(Note: This was not the famous Widener Course--a straight course that cut diagonally across the main Belmont course from 1928-1958--but simply a long chute off the stretch, the right side or Clubhouse side of the stretch, because the horses ran clockwise at Belmont in 1919.)

This was the first time Mahubah's colt's name would appear on a racing program. It didn't mean much to racing followers that day, but soon it would.

The name of the chestnut colt by Fair Play-Mahubah by Rock Sand: Man o' War.

Before Big Red was finished racing in October of the following year, he was a legend. The discussion for years among horsemen as to who was the greatest horse of the young century -- Colin or Sysonby -- would never come up again. The answer now, was neither.

The legendary racing historian John Hervey ("Salvator"), writing in the inaugural volume of "American Race Horses" (1936) said that Man o' War's "renown is not confined to his own land. It has circled the globe and there is no doubt that he is the most widely famous horse in the world."

In the sixteen months between June 1919 and October 1920, Man o' War rewrote the record books. His victories included the Keene Memorial Stakes, Youthful Stakes, Hudson Stakes, Tremont Stakes, United States Hotel Stakes, Grand Union Hotel Stakes, Hopeful Stakes, Belmont Futurity, Preakness Stakes, Withers Stakes, Belmont Stakes, Stuyvesant Handicap, Dwyer Stakes, Miller Stakes, Travers Stakes, Lawrence Realization Stakes, Jockey Club (now the Gold Cup) Stakes, Potomac Handicap and Kenilworth Park Gold Cup.

He was odds-on in all 21 of his races -- three times being quoted by bookmakers at 1-100. He won the Belmont Stakes by 20 lengths and the Lawrence Realization by 100 lengths. He beat the best horses of his time, including John P. Grier and Triple Crown winner Sir Barton.

Man o' War's time records included:

New World Record, Dwyer Stakes, 1 1/8 miles
New World Record, Belmont Stakes, 1 3/8 miles
New World Record, Lawrence Realization, 1 5/8 miles
New American Record, Jockey Club Stakes, 1 1/2 miles
New American Record, Withers Stakes, 1 mile
New Track Record, Kenilworth Park Gold Cup, 1 1/4 miles
New Track Record, Potomac Handicap, 1 1/16 miles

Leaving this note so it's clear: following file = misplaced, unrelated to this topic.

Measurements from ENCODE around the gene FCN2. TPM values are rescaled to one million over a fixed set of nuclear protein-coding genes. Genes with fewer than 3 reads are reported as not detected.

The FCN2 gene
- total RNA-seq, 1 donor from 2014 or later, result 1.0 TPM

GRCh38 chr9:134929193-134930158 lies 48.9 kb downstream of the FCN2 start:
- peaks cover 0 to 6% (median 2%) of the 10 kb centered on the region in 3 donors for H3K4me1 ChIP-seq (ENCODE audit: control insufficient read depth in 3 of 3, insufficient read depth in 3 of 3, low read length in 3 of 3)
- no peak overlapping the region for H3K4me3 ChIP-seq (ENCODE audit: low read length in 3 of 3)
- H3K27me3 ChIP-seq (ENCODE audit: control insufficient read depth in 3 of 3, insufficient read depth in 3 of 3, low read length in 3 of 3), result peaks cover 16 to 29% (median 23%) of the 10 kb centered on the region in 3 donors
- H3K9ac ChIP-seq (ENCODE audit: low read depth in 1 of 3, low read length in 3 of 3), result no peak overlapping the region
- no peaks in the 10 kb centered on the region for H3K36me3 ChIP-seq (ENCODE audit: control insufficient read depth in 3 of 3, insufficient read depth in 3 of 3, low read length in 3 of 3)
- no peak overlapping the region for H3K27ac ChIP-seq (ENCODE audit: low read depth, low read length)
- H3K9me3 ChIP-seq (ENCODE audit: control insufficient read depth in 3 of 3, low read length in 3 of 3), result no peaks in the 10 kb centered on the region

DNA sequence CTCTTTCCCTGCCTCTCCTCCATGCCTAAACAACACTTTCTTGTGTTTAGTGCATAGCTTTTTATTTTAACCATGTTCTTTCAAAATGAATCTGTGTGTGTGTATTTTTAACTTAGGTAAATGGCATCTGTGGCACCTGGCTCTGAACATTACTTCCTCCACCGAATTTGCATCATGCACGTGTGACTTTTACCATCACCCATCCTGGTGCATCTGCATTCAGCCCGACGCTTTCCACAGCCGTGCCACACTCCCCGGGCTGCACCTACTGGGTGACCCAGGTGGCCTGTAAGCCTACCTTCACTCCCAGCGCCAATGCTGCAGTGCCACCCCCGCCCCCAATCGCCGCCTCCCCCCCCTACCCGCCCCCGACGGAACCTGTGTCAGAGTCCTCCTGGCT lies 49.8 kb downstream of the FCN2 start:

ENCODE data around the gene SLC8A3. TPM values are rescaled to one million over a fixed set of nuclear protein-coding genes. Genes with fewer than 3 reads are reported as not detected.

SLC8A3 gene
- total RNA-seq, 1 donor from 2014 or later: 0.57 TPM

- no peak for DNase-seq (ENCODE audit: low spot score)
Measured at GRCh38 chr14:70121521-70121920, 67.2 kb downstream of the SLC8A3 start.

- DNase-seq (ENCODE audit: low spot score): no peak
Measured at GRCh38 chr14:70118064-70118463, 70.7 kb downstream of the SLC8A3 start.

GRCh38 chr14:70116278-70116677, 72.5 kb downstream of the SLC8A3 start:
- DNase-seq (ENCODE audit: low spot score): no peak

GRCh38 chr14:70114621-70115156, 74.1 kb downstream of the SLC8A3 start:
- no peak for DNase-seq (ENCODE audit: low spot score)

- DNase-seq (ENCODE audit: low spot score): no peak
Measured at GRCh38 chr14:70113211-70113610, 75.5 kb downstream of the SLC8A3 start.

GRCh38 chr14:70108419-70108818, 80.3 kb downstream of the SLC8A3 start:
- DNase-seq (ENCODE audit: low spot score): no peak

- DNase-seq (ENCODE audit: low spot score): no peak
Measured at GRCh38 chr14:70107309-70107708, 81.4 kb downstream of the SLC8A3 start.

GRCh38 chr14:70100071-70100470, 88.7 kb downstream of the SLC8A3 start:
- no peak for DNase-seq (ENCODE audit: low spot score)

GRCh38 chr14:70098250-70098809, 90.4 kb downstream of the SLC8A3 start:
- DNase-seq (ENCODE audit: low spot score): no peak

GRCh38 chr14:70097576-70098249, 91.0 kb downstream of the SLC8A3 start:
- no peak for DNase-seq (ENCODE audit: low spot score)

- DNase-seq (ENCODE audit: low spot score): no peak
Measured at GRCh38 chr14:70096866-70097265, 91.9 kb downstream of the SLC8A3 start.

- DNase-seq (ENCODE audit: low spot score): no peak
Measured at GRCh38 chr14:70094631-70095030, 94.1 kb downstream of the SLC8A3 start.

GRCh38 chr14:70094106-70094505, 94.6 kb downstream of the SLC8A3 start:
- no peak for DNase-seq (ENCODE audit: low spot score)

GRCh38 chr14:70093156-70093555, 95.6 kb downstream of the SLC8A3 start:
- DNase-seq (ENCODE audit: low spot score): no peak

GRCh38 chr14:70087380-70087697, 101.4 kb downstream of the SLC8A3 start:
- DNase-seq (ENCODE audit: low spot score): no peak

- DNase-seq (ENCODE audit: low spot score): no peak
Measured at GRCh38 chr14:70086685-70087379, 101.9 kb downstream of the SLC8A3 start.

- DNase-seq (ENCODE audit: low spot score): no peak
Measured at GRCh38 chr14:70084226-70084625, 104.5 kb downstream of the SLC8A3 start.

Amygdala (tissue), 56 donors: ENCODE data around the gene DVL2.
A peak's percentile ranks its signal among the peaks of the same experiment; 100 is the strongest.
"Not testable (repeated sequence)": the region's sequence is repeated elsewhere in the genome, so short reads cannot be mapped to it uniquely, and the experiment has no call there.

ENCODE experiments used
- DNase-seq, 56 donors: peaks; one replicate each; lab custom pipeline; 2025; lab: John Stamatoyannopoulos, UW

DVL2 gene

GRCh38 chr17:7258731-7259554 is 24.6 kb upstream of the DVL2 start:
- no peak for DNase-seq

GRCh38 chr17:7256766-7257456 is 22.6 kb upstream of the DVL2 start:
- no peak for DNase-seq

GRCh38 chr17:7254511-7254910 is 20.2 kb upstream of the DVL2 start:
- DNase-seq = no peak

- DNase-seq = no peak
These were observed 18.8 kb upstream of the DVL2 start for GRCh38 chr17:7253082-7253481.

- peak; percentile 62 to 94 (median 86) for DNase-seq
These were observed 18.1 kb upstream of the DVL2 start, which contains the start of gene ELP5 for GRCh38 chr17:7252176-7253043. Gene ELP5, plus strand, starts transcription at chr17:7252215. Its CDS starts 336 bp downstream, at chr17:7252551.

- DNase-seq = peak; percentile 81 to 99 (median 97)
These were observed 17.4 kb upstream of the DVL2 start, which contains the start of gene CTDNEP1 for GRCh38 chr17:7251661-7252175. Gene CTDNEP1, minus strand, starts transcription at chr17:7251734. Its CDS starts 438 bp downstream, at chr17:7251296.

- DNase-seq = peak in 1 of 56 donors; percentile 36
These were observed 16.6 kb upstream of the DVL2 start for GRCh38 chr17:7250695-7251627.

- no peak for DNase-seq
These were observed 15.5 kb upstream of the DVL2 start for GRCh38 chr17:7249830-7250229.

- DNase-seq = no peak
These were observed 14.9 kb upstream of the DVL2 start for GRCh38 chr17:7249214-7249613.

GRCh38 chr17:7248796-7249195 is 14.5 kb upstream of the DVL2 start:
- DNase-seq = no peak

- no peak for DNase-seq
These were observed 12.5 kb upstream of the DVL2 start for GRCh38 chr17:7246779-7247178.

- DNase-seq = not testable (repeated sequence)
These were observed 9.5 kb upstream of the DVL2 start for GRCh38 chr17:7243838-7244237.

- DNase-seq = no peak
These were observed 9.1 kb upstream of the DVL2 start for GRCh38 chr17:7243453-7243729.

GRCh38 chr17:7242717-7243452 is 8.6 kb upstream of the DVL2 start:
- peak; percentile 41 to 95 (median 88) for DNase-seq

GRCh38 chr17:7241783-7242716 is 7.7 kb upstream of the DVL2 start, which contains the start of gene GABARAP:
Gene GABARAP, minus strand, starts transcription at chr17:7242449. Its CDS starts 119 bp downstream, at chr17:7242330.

Equaled Track Record, Travers Stakes, 1 1/4 miles

On nearly a dozen occasions, the interior fractions of his races were completed in times that would have broken American and/or world records.

His records stood the test of time. His 1-1/2 mile American record stood for 17 years.

He didn't just take a tick off time records, he obliterated them. Up against Triple Crown winner Sir Barton, Man o' War took more than SIX full seconds off the track record for 1 1/4 miles at Kenilworth Park.

He won easily over tracks labeled fast, good and sloppy.

He won at distances from five furlongs to 1-5/8 miles.

He won on straight courses and on both clockwise and counter-clockwise courses.

He carried and won with 130 pounds five times as a TWO-year old.

At three, he won with 131 pounds in the Miller Stakes, 135 pounds in the Stuyvesant and 138 pounds in the Potomac.

He gave extreme weight concessions to the competition. In one race, the second high weight carried 32 pounds less.

At three, he consistently gave major weight concessions to, and beat, older horses.

He retired as the greatest money-winning Thoroughbred ever.

Writing in the 1947 volume of "American Race Horses," another legendary racing writer and historian, Joe Palmer, said of Big Red:

"He did not beat, he merely annihilated. He did not run to world records, he galloped to them. He was so far superior to his contemporaries that, except for one race against John P. Grier, they could not extend him. In 1920 he dominated racing as perhaps no athlete -- not Tilden or Jones or Dempsey or Louis or Nurmi or Thorpe or any human athlete -- had dominated his sport."

In 23 years at stud, Man o' War produced 64 stakes winners, including Triple Crown winner and Horse of the Year War Admiral. The fillies he sired became outstanding broodmares who foaled 124 stakes winners.

At the time of the chestnut colt's retirement from the track, Riddle was offered $1 million for him. He turned it down. It would be more than 35 years before any Thoroughbred would be sold for that amount.

From 1921 until three months before his death in 1947, Man o' War would be visited in Lexington, KY, first at Riddle's Hinata Farm and then at his nearby Faraway Farms, by estimates that ranged from a low of 1.5 million to more than 3 million people. These were people who came from all over the world to this small town in the middle of nowhere and traveled the tiny country road -- Russell Cave Pike -- to reach the farm. All for a glimpse of a legend.

Following Man o' War's death at age 30 on November 1, 1947, Joe Palmer wrote, "The old days now at last were dead, the last link snapped. The American Turf had lost, and perhaps would never have again, a single living symbol, a breathing, high-headed, fiery horse which meant, 'Racing!' to every man of racing, and to every wandering tourist from Portland, or San Diego or Athens, Ga."

Palmer added, "For Man o' War was, if not more than a horse, then more than a horse had ever been before." To which I would add, "or after."

In memory of the greatest Thoroughbred of the 20th Century --and the millennium -- on the occasion of the 80th anniversary of his birth.

© 2002, Ron Hale